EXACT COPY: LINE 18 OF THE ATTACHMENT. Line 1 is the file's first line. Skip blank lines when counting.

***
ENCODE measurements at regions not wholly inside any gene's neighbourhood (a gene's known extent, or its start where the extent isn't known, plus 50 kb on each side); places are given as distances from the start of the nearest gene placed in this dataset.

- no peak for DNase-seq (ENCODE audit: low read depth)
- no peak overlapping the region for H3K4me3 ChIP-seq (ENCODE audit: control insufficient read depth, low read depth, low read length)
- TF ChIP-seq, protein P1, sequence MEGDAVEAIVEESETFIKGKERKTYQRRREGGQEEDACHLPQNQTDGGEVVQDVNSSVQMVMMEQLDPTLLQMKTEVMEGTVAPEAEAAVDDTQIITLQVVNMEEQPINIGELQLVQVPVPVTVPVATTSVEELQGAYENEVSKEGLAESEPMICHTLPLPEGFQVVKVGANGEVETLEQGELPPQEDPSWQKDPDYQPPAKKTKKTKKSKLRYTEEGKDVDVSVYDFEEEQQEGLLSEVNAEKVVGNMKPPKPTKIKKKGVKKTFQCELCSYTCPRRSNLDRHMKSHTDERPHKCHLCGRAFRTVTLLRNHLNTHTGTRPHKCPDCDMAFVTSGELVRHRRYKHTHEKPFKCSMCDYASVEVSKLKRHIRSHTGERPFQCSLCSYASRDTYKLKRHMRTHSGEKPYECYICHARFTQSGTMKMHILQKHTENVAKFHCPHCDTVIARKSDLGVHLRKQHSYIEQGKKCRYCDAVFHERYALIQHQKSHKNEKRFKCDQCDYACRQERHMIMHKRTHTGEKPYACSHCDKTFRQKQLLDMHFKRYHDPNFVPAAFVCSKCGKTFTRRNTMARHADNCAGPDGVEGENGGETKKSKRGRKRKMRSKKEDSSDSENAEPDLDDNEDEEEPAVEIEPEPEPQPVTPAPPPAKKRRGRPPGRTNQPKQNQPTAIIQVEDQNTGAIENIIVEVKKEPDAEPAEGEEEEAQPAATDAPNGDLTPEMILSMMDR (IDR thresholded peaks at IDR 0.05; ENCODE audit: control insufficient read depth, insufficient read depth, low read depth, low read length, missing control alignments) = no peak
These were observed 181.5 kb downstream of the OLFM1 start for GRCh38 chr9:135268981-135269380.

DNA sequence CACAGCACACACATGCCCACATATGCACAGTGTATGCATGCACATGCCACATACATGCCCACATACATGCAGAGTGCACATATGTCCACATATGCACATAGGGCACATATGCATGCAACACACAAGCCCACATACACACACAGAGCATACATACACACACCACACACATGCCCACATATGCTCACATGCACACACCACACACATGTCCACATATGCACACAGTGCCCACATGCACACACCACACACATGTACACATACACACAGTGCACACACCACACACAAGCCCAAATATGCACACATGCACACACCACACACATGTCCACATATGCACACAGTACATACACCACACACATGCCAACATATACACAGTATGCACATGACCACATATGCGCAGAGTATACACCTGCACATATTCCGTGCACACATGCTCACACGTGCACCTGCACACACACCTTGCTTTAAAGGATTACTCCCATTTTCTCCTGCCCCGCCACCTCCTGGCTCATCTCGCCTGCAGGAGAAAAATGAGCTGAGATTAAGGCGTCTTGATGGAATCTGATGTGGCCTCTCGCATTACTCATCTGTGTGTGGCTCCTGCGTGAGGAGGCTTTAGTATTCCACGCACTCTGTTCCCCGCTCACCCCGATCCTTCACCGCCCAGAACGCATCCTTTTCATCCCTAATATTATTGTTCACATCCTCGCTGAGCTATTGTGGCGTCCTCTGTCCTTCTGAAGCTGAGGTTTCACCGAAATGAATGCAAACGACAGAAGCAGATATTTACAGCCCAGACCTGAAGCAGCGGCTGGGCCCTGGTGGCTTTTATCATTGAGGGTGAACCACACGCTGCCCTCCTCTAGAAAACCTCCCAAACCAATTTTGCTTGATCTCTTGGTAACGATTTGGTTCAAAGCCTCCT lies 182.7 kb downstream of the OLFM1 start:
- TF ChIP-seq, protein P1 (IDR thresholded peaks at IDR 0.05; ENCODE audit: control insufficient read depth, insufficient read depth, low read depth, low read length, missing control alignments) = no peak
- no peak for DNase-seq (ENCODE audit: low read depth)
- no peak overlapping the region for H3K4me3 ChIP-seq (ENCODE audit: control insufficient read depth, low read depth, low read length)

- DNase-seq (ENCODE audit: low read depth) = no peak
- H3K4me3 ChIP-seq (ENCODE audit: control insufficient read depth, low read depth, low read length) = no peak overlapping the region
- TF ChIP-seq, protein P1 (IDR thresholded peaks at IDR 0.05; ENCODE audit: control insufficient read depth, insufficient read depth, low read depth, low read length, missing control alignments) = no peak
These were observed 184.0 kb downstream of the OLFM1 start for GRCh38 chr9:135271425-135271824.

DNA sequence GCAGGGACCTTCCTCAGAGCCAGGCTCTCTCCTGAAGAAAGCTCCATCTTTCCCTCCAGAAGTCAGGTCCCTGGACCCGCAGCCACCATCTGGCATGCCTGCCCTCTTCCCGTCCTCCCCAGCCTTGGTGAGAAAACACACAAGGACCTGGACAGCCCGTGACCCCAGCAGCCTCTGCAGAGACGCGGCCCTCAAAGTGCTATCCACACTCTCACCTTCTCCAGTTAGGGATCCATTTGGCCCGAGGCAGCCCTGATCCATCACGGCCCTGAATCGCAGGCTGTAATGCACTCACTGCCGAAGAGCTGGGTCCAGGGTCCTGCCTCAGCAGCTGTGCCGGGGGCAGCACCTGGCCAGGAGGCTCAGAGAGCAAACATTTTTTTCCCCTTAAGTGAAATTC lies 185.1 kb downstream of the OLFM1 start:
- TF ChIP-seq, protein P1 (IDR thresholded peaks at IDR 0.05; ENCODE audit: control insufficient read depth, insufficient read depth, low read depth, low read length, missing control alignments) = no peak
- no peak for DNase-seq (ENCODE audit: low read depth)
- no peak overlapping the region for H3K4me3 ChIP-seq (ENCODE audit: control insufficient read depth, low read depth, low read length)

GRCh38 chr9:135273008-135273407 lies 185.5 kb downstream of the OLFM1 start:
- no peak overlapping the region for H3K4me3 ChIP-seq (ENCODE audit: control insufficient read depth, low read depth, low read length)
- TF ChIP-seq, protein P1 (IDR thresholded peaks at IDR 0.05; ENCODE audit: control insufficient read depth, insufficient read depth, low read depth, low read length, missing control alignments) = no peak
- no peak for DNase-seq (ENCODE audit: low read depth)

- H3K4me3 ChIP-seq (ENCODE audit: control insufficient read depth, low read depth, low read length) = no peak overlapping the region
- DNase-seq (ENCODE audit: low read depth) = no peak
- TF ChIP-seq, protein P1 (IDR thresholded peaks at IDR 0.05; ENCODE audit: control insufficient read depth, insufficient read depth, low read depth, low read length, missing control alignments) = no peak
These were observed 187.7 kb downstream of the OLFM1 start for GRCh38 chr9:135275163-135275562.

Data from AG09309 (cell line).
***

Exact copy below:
GRCh38 chr9:135273008-135273407 lies 185.5 kb downstream of the OLFM1 start: